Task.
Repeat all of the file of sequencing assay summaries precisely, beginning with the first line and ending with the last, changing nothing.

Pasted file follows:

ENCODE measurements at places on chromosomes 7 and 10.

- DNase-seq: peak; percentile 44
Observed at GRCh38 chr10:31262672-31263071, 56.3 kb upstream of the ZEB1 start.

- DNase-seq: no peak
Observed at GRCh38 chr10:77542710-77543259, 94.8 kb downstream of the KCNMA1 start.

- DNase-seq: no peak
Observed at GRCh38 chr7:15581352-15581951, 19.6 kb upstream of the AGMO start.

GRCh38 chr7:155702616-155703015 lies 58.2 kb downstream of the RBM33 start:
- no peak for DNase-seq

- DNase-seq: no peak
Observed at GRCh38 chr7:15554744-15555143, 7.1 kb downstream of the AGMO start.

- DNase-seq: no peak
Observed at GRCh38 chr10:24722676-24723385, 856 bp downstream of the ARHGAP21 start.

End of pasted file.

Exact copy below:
ENCODE measurements at places on chromosomes 7 and 10.

- DNase-seq: peak; percentile 44
Observed at GRCh38 chr10:31262672-31263071, 56.3 kb upstream of the ZEB1 start.

- DNase-seq: no peak
Observed at GRCh38 chr10:77542710-77543259, 94.8 kb downstream of the KCNMA1 start.

- DNase-seq: no peak
Observed at GRCh38 chr7:15581352-15581951, 19.6 kb upstream of the AGMO start.

GRCh38 chr7:155702616-155703015 lies 58.2 kb downstream of the RBM33 start:
- no peak for DNase-seq

- DNase-seq: no peak
Observed at GRCh38 chr7:15554744-15555143, 7.1 kb downstream of the AGMO start.

- DNase-seq: no peak
Observed at GRCh38 chr10:24722676-24723385, 856 bp downstream of the ARHGAP21 start.